WALTERS ST.

MAIN ST.

VALLEY RIDGE BLVD.

MAIN ST.

PURNELL ST.

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Valley Parkway project The city of Lewisville has sold bonds to fund a major construction project on Valley Parkway, and officials expect the design process to begin in early 2021. Con- struction is not expected to begin until the following year. The project is expected to affect traffic on Valley Parkway between College Parkway and Main Street. The project is addressing the “deteriorating condi- tion” of streets along this major roadway. This stretch of road also has the potential for pedestrian and bicycle improvements. Timeline: July 2022-December 2023 Cost: $2 million Funding source: city of Lewisville

Main and Mill project Crews are nearing the final stretch of an intensive project to upgrade three major stretches of road in Old Town Lewisville. Landscape and hardscape improvements on both streets will continue through the end of the year. The total project encompasses a portion of Mill Street extending from Purnell Street to just past Walters Street; a stretch of Main Street from Mill to the rail station to the east; and the portion of Charles Street in front of the MCL Grand performance venue. Timeline: January 2019-December 2020 Cost: $8.5 million Funding sources: city of Lewisville, North Central Texas Council of Governments

Intersection project at Morriss Road and Valley Ridge Boulevard

Crews are expected to wrap up this project in January after completing the bulk of their work at the inter- section of Morriss Road and Valley Ridge Boulevard. The project involves constructing a new westbound right-turn lane on Valley Ridge as well as improving the existing southbound left-turn lane on Morriss. As part of the project, crews were also expected to rebuild the trail and crosswalk along Valley Ridge. Construction, once scheduled to end in October, has been extended through the end of the year. Timeline: September 2019-January 2021 Cost: $350,000 Funding source: town of Flower Mound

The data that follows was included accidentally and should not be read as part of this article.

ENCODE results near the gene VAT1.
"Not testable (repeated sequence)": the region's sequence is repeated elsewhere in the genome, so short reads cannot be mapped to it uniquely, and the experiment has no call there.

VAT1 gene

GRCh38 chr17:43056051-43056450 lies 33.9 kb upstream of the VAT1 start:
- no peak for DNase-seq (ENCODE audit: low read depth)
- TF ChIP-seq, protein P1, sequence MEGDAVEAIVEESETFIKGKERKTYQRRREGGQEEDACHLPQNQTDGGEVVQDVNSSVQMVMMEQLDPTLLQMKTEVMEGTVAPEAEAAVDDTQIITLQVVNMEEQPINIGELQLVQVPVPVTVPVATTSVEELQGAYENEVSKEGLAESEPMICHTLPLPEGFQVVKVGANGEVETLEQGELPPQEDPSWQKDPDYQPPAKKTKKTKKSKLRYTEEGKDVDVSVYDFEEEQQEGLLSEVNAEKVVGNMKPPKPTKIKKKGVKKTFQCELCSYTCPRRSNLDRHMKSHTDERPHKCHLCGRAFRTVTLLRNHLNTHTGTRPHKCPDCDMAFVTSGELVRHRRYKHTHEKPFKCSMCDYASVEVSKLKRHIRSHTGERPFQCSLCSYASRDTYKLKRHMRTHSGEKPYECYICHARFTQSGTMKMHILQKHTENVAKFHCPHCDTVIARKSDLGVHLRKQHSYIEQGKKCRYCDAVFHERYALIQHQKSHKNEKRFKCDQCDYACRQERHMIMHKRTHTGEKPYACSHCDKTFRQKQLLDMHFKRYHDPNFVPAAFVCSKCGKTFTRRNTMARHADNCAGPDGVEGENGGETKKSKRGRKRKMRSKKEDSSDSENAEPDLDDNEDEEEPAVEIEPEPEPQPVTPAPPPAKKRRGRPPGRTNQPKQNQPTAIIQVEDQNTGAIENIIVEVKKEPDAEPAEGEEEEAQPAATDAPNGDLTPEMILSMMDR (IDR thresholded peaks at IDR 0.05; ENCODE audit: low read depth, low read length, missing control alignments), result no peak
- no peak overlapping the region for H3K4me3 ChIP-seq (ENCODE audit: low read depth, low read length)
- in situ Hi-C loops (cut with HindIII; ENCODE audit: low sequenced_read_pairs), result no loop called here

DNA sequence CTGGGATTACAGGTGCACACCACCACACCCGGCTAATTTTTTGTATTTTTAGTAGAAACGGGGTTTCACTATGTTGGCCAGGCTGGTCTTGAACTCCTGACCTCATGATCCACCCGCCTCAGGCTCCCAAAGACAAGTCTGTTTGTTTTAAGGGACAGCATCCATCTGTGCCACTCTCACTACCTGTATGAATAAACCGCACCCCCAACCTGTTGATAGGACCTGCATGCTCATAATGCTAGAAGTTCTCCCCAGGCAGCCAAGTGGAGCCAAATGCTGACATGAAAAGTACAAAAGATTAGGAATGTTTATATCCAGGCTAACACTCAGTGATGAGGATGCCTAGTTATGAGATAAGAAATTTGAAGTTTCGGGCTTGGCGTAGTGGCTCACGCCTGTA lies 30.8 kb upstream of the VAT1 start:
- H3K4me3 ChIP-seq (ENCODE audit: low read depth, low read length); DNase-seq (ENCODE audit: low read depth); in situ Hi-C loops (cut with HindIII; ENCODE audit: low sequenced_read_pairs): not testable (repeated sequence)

ALL INFORMATION ON THIS PAGE WAS UPDATED AS OF SEPT. 23. NEWS OR QUESTIONS ABOUT THESE OR OTHER LOCAL TRANSPORTATION PROJECTS? EMAIL US AT LFHNEWS@COMMUNITYIMPACT.COM.

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COMMUNITY IMPACT NEWSPAPER • COMMUNITYIMPACT.COM

EDUCATION

WHO WOULD BE AFFECTED?

District to explore extending 202122 school year at Lewisville, Rockbrook elementary schools

Lewisville Elementary School 285 Country Ridge Road, Lewisville

BELLAIRE BLVD.

BY DANIEL HOUSTON

would maintain the same teacher for the entire school year. If the program is successful at Rockbrook and Lewisville elementa- ries, it could potentially be expanded

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Administrators will explore the possibility of extending the 2021- 22 school year at two elementary schools in Lewisville. Rockbrook Elementary School and Lewisville

COUNTRY RIDGE RD.

This school may be part of a new program. (Photos by Daniel Houston/Community Impact Newspaper)

to other schools in the district, Project Manager Susan Heintzman told trustees. But Superinten- dent Kevin Rogers said the district would not extend next school year if the proposal does not end up with the support

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“IF APARENT AT ROCKBROOKDOESN’T WANT THEIR CHILD TO BE PART OF THAT 210 DAY SCHOOL YEAR, WHATARETHEOPTIONS FOR THAT PARENT? THOSE ARE THE KIND OF THINGS THAT ... THE GROUPWILL HAVE TO WORK THROUGH.” KEVIN ROGERS, LISD SUPERINTENDENT